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Board’s actions suspicious

Dear Shareholder Prime Ministers:

Re: Take Ownership


List of woes

My letters of August 11 and 19 to the LIAT Board and Chairman respectively were written after LIAT’s worse crisis in its 56-year history had stretched into its third month with no clear explanation of the crisis and with no one accepting responsibility despite clear indications of management and planning errors. It was on that basis that I called for “heads to roll”.

As the crisis now stretches into its fourth month (see latest list of incidents attached) the calls for transparency and accountability have grown louder but remain unanswered.

As the effective “owners” of LIAT, the final decision lies with you. You can follow the path of LIAT’s leadership and ignore the calls for transparency and accountability or you can take ownership and act in the interest of your citizens, your visitors and your economies.

Perpetual unaccountability

Your CEO’s explanations of the crisis have included a long list of issues (unscheduled maintenance, crew shortages, bad weather, airport limitations, delays in obtaining licenses for operating the new ATR aircraft in some territories, and a dire financial situation due to failure by your governments to deliver on committed finance, difficulty in selling Dash-8 aircraft and a 10 per cent decline in revenue). He has taken no direct responsibility for the crisis and admitted to no errors, laying the blame on God and You.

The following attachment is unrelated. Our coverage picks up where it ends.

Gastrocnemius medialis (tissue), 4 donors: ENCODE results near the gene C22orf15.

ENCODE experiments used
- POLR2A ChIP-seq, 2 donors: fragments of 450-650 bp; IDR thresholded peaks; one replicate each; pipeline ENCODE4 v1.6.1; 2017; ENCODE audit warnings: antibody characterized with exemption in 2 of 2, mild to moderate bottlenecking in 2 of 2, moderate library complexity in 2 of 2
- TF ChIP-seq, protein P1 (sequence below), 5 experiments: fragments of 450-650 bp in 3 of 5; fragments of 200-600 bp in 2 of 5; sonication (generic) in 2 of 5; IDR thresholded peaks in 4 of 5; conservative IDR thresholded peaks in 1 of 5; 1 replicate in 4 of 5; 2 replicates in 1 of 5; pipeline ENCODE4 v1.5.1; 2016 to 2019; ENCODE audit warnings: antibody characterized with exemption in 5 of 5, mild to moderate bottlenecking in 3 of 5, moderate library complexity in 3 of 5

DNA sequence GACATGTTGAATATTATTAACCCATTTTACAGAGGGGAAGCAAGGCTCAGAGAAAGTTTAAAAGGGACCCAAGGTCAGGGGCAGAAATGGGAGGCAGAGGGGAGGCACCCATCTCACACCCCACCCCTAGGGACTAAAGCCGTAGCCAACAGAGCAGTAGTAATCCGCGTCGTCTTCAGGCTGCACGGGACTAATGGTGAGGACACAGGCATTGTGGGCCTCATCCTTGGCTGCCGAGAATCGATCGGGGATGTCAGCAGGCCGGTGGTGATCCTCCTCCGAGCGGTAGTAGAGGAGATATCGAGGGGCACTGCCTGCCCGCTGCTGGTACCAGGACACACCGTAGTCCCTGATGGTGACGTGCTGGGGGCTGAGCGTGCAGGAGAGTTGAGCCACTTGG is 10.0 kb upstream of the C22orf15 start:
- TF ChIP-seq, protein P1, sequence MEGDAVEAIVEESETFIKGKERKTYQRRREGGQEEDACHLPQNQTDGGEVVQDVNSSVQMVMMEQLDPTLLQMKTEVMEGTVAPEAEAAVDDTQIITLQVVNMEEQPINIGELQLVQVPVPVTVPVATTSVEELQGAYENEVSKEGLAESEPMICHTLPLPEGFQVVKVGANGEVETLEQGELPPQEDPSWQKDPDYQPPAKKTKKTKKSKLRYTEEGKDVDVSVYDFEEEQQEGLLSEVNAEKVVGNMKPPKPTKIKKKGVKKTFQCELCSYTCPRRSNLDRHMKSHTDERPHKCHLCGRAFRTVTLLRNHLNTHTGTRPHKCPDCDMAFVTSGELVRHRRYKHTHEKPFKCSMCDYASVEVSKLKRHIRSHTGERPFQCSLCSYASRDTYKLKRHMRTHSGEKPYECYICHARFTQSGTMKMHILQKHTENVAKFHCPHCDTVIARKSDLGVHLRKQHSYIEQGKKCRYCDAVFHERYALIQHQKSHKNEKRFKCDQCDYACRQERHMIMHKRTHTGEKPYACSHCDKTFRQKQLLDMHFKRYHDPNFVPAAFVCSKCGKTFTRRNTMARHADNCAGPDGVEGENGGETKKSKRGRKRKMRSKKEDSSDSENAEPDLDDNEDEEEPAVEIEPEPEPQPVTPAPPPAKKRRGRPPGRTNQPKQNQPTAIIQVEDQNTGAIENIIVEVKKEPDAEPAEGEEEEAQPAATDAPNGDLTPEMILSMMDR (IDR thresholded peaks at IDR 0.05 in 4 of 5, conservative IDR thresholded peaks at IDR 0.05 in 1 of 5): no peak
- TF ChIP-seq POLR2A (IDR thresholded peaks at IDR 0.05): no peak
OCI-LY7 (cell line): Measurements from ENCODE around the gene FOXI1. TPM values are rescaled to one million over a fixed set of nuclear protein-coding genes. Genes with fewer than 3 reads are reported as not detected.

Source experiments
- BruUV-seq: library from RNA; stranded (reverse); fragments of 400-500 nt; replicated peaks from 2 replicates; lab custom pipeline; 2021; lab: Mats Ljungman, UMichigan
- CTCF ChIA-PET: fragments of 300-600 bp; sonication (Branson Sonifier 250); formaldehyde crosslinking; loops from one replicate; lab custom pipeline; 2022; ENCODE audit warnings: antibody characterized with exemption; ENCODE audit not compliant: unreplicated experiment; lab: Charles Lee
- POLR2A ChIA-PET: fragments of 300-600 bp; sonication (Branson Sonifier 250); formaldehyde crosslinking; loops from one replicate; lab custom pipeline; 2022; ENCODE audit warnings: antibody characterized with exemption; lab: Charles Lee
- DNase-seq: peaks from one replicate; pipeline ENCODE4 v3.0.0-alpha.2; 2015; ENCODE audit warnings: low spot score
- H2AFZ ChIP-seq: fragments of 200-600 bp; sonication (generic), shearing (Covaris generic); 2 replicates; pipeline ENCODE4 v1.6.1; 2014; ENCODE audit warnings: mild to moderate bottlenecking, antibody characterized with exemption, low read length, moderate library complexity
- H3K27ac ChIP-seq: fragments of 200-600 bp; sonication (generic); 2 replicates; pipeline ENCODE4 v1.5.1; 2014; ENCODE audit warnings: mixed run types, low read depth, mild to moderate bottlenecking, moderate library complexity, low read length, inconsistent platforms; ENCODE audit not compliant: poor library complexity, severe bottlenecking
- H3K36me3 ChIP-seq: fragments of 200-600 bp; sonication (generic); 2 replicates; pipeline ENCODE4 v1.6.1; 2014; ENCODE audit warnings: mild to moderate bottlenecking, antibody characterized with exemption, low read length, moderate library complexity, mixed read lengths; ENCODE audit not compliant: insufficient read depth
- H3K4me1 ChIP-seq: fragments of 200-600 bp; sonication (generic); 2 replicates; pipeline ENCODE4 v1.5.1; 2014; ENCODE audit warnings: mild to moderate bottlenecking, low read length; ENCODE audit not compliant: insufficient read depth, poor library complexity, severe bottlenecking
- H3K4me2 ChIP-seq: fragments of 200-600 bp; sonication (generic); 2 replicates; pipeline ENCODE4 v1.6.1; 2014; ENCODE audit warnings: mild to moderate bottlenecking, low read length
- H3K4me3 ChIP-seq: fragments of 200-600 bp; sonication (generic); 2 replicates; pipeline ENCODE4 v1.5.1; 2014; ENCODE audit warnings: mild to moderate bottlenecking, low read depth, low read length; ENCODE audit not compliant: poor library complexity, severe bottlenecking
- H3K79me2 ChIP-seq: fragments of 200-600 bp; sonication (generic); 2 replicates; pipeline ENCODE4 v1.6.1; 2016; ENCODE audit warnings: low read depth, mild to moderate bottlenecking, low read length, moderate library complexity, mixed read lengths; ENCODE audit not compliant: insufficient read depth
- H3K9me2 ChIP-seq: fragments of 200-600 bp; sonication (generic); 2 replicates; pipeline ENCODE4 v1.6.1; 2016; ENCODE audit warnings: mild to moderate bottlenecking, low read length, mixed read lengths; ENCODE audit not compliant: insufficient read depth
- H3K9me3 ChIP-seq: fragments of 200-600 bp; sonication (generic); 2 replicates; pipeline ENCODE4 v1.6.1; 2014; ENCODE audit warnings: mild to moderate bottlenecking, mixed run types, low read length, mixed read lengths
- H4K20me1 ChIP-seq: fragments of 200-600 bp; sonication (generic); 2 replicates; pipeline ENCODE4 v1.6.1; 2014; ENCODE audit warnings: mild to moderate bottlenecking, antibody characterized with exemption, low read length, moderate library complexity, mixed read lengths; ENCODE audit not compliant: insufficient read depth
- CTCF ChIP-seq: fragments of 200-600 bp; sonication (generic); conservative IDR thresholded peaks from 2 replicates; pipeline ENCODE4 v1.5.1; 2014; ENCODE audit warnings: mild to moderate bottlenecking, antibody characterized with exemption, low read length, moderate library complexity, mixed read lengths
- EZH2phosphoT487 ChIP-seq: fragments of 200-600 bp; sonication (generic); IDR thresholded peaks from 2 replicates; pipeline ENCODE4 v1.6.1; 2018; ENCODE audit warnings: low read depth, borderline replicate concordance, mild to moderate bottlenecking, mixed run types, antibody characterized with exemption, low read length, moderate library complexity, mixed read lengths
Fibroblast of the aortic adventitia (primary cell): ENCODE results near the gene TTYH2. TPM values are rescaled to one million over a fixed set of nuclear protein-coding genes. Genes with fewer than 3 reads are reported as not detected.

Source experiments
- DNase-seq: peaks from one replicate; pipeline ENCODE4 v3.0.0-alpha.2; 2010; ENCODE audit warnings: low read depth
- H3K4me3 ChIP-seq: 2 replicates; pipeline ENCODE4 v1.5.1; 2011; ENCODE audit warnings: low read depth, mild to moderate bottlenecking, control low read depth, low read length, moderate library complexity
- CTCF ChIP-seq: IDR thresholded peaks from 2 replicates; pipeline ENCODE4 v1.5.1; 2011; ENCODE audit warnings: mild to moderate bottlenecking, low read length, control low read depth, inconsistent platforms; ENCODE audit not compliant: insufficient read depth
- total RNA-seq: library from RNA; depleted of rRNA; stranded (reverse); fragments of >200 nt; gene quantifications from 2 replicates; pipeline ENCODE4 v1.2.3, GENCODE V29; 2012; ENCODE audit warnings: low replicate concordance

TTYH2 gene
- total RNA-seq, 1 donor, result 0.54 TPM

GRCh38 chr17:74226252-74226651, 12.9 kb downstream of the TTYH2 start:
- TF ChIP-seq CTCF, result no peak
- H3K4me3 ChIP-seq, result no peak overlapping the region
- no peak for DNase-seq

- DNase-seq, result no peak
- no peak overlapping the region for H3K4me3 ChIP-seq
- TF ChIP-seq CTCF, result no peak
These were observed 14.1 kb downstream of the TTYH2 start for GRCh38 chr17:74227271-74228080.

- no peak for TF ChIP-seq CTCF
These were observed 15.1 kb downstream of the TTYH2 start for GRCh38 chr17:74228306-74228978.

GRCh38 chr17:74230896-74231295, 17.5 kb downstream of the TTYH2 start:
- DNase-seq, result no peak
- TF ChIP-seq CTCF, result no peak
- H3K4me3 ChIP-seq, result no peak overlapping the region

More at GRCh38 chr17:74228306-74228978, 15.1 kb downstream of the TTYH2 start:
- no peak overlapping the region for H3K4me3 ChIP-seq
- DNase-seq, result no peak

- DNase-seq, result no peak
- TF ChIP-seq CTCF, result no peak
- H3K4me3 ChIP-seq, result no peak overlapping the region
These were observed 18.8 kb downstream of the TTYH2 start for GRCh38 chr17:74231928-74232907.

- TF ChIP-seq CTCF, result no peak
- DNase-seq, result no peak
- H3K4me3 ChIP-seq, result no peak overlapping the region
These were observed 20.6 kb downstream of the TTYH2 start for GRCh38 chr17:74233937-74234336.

In a brazen act of self-preservation and back scratching, your CEO has rejected a call from many, including the Leeward Island Airline Pilots Association, for an independent investigation into the crisis, choosing instead a “full post-mortem on what went wrong”, the objective of which would also be to reward staff for their “heroic duties and human service”. And those who “dropped the ball” would be identified “for counselling or better training.”

If after a crisis as deep and wide as this, your CEO is allowed to get away with blocking an independent investigation (in which he would surely be the primary target) and throwing some niceties at staff (in order to calm a revolt), then it surely explains the culture of unaccountability that has led to EC$344m in accumulated deficits at the end of 2012 (sure to grow larger in 2013 as a result of the current mess). Now add to that the gamble of EC$250m+ on the re-fleeting exercise and you end up with a half billion-dollar burden gift-wrapped in perpetual unaccountability that is now your responsibility.

Break the cycle

If no one is ever held accountable, then no matter how bad it is, it doesn’t matter, and so it just keeps getting worst.

As owners, I appeal to you to hold LIAT’s board and executive Team to a much higher standard of performance, one that delivers a great customer experience and a solid financial performance.

As owners, I appeal to you to reorganise and restructure the board of directors and executive team and to hold them accountable to achieve the necessary objectives, giving them the autonomy and authority, free from political interference.

As owners, I appeal to you to be owners, to step up and to act in the interest of your citizens, your visitors and your economies and to break the cycle of perpetual unaccountability.

In Closing

As Victor Hugo said: “All the forces in the world are not so powerful as an idea whose time has come.” The idea that LIAT can be and must be an airline that is well managed and delivers a great customer experience and a solid financial performance has come. Constant disappointment, dismay and disruption must become a thing of the past. Half billion-dollar burdens on our treasuries must end.

A culture of perpetual accountability and competent leadership must begin. Take ownership, usher it in.

It is time to care. It is time for change. Heads must roll.

Respectfully yours,

Gregor Nassief

Owner/Director – Secret Bay

Executive Chairman – Fort Young Hotel

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